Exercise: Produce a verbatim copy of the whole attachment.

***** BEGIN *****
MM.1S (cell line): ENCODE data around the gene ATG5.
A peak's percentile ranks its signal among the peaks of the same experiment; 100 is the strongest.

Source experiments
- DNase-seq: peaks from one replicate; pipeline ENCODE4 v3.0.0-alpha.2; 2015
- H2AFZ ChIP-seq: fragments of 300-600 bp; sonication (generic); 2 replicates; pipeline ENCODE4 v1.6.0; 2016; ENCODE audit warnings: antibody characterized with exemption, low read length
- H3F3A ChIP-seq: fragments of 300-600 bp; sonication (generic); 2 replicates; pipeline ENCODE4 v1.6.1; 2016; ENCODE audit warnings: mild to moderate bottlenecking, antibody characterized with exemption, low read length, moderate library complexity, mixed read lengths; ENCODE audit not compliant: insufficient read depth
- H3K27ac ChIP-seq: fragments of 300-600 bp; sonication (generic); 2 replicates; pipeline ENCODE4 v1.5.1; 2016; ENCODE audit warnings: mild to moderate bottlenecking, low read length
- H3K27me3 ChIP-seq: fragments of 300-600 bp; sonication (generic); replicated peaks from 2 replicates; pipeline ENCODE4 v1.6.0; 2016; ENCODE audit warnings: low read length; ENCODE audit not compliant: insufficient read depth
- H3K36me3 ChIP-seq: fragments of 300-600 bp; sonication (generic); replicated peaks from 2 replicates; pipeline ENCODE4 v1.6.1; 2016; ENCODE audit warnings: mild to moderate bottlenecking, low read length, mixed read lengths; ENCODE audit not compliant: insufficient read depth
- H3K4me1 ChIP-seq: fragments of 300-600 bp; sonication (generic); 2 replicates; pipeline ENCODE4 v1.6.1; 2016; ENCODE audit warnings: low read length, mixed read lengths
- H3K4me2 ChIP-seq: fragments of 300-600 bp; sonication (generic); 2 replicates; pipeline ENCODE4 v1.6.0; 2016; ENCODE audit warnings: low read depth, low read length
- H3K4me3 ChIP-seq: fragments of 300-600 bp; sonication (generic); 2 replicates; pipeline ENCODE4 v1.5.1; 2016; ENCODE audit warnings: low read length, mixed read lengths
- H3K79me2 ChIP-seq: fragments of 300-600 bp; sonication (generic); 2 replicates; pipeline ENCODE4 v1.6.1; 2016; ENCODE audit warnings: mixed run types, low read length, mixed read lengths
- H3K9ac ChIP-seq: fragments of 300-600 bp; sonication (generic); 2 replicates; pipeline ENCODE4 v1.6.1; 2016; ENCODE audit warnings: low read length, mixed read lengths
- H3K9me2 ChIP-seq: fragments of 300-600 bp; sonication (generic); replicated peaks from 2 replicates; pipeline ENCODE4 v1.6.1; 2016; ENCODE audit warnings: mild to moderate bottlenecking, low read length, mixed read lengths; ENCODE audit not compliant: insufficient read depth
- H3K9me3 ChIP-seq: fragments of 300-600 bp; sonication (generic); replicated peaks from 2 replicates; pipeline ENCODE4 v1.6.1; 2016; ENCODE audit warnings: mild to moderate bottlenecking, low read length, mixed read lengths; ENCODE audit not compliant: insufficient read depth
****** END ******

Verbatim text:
MM.1S (cell line): ENCODE data around the gene ATG5.
A peak's percentile ranks its signal among the peaks of the same experiment; 100 is the strongest.

Source experiments
- DNase-seq: peaks from one replicate; pipeline ENCODE4 v3.0.0-alpha.2; 2015
- H2AFZ ChIP-seq: fragments of 300-600 bp; sonication (generic); 2 replicates; pipeline ENCODE4 v1.6.0; 2016; ENCODE audit warnings: antibody characterized with exemption, low read length
- H3F3A ChIP-seq: fragments of 300-600 bp; sonication (generic); 2 replicates; pipeline ENCODE4 v1.6.1; 2016; ENCODE audit warnings: mild to moderate bottlenecking, antibody characterized with exemption, low read length, moderate library complexity, mixed read lengths; ENCODE audit not compliant: insufficient read depth
- H3K27ac ChIP-seq: fragments of 300-600 bp; sonication (generic); 2 replicates; pipeline ENCODE4 v1.5.1; 2016; ENCODE audit warnings: mild to moderate bottlenecking, low read length
- H3K27me3 ChIP-seq: fragments of 300-600 bp; sonication (generic); replicated peaks from 2 replicates; pipeline ENCODE4 v1.6.0; 2016; ENCODE audit warnings: low read length; ENCODE audit not compliant: insufficient read depth
- H3K36me3 ChIP-seq: fragments of 300-600 bp; sonication (generic); replicated peaks from 2 replicates; pipeline ENCODE4 v1.6.1; 2016; ENCODE audit warnings: mild to moderate bottlenecking, low read length, mixed read lengths; ENCODE audit not compliant: insufficient read depth
- H3K4me1 ChIP-seq: fragments of 300-600 bp; sonication (generic); 2 replicates; pipeline ENCODE4 v1.6.1; 2016; ENCODE audit warnings: low read length, mixed read lengths
- H3K4me2 ChIP-seq: fragments of 300-600 bp; sonication (generic); 2 replicates; pipeline ENCODE4 v1.6.0; 2016; ENCODE audit warnings: low read depth, low read length
- H3K4me3 ChIP-seq: fragments of 300-600 bp; sonication (generic); 2 replicates; pipeline ENCODE4 v1.5.1; 2016; ENCODE audit warnings: low read length, mixed read lengths
- H3K79me2 ChIP-seq: fragments of 300-600 bp; sonication (generic); 2 replicates; pipeline ENCODE4 v1.6.1; 2016; ENCODE audit warnings: mixed run types, low read length, mixed read lengths
- H3K9ac ChIP-seq: fragments of 300-600 bp; sonication (generic); 2 replicates; pipeline ENCODE4 v1.6.1; 2016; ENCODE audit warnings: low read length, mixed read lengths
- H3K9me2 ChIP-seq: fragments of 300-600 bp; sonication (generic); replicated peaks from 2 replicates; pipeline ENCODE4 v1.6.1; 2016; ENCODE audit warnings: mild to moderate bottlenecking, low read length, mixed read lengths; ENCODE audit not compliant: insufficient read depth
- H3K9me3 ChIP-seq: fragments of 300-600 bp; sonication (generic); replicated peaks from 2 replicates; pipeline ENCODE4 v1.6.1; 2016; ENCODE audit warnings: mild to moderate bottlenecking, low read length, mixed read lengths; ENCODE audit not compliant: insufficient read depth